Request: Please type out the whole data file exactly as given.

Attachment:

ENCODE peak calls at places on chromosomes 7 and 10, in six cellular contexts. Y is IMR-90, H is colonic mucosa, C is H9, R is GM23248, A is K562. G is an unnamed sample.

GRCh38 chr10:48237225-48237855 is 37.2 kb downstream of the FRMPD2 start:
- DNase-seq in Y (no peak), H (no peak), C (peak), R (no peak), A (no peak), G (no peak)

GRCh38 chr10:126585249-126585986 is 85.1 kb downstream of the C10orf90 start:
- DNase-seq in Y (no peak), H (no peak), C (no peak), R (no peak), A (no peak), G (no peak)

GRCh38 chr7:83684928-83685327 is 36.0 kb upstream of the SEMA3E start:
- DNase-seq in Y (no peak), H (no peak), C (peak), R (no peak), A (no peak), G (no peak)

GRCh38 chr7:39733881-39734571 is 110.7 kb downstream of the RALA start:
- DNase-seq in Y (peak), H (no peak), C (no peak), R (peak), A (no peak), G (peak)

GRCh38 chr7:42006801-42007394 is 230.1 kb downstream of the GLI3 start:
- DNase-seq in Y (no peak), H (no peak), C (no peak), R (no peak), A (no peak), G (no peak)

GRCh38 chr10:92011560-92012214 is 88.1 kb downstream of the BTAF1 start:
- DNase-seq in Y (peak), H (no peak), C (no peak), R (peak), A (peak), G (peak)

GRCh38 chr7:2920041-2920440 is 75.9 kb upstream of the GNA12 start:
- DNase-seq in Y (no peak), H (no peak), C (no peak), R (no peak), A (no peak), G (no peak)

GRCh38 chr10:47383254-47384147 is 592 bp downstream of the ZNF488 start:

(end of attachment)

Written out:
ENCODE peak calls at places on chromosomes 7 and 10, in six cellular contexts. Y is IMR-90, H is colonic mucosa, C is H9, R is GM23248, A is K562. G is an unnamed sample.

GRCh38 chr10:48237225-48237855 is 37.2 kb downstream of the FRMPD2 start:
- DNase-seq in Y (no peak), H (no peak), C (peak), R (no peak), A (no peak), G (no peak)

GRCh38 chr10:126585249-126585986 is 85.1 kb downstream of the C10orf90 start:
- DNase-seq in Y (no peak), H (no peak), C (no peak), R (no peak), A (no peak), G (no peak)

GRCh38 chr7:83684928-83685327 is 36.0 kb upstream of the SEMA3E start:
- DNase-seq in Y (no peak), H (no peak), C (peak), R (no peak), A (no peak), G (no peak)

GRCh38 chr7:39733881-39734571 is 110.7 kb downstream of the RALA start:
- DNase-seq in Y (peak), H (no peak), C (no peak), R (peak), A (no peak), G (peak)

GRCh38 chr7:42006801-42007394 is 230.1 kb downstream of the GLI3 start:
- DNase-seq in Y (no peak), H (no peak), C (no peak), R (no peak), A (no peak), G (no peak)

GRCh38 chr10:92011560-92012214 is 88.1 kb downstream of the BTAF1 start:
- DNase-seq in Y (peak), H (no peak), C (no peak), R (peak), A (peak), G (peak)

GRCh38 chr7:2920041-2920440 is 75.9 kb upstream of the GNA12 start:
- DNase-seq in Y (no peak), H (no peak), C (no peak), R (no peak), A (no peak), G (no peak)

GRCh38 chr10:47383254-47384147 is 592 bp downstream of the ZNF488 start: